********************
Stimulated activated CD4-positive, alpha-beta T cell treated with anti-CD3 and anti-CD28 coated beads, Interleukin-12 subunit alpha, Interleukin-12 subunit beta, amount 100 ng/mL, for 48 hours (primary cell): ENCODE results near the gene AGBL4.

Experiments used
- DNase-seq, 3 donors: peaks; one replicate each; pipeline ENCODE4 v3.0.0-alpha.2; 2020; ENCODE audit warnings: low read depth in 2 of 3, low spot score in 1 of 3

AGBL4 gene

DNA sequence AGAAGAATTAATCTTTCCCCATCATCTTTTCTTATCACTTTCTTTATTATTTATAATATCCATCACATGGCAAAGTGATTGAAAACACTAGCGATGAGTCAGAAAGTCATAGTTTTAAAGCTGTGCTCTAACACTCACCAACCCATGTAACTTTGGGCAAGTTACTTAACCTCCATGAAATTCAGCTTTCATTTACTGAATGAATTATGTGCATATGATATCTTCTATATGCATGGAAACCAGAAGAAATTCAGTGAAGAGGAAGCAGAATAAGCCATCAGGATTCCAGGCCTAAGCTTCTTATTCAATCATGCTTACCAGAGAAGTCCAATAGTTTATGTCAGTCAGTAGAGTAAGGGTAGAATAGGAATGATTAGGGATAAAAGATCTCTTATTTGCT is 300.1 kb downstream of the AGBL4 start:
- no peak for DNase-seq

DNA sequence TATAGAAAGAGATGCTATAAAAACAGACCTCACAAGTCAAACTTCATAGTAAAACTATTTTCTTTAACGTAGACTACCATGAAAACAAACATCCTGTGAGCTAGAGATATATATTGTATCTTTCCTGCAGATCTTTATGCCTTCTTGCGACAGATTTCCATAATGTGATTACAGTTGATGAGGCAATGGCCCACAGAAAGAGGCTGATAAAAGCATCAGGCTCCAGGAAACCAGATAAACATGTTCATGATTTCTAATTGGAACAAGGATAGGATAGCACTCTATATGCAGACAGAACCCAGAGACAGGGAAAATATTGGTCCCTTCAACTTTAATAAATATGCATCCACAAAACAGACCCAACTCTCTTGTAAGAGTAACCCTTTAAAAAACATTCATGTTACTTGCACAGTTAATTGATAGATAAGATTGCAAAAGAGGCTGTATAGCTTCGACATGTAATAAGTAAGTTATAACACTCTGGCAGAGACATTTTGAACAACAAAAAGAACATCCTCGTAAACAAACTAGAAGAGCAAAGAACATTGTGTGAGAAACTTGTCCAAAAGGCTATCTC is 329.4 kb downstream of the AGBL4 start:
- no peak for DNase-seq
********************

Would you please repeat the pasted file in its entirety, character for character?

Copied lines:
Stimulated activated CD4-positive, alpha-beta T cell treated with anti-CD3 and anti-CD28 coated beads, Interleukin-12 subunit alpha, Interleukin-12 subunit beta, amount 100 ng/mL, for 48 hours (primary cell): ENCODE results near the gene AGBL4.

Experiments used
- DNase-seq, 3 donors: peaks; one replicate each; pipeline ENCODE4 v3.0.0-alpha.2; 2020; ENCODE audit warnings: low read depth in 2 of 3, low spot score in 1 of 3

AGBL4 gene

DNA sequence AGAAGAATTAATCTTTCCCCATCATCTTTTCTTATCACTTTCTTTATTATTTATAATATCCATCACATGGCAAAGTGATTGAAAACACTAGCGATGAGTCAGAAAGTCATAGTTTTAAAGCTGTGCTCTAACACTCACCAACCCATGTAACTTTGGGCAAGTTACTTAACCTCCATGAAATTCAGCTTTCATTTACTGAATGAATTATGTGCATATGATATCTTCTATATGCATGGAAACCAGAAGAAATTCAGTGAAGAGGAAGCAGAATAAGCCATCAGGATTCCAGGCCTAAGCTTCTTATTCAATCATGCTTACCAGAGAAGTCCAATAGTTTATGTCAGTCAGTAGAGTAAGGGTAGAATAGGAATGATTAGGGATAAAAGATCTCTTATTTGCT is 300.1 kb downstream of the AGBL4 start:
- no peak for DNase-seq

DNA sequence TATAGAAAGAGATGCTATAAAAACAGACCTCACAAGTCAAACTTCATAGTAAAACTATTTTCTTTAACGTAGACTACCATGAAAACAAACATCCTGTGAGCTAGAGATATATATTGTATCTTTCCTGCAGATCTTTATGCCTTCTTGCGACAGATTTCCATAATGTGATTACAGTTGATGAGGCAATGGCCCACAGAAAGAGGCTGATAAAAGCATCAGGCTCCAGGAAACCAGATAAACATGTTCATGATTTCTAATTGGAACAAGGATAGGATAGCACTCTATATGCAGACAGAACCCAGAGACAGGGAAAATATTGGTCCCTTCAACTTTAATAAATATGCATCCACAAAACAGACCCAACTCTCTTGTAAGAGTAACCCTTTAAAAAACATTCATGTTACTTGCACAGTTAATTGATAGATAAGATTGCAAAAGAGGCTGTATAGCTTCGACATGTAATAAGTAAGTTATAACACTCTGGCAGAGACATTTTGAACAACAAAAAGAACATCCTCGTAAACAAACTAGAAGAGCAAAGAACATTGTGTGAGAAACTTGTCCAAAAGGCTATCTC is 329.4 kb downstream of the AGBL4 start:
- no peak for DNase-seq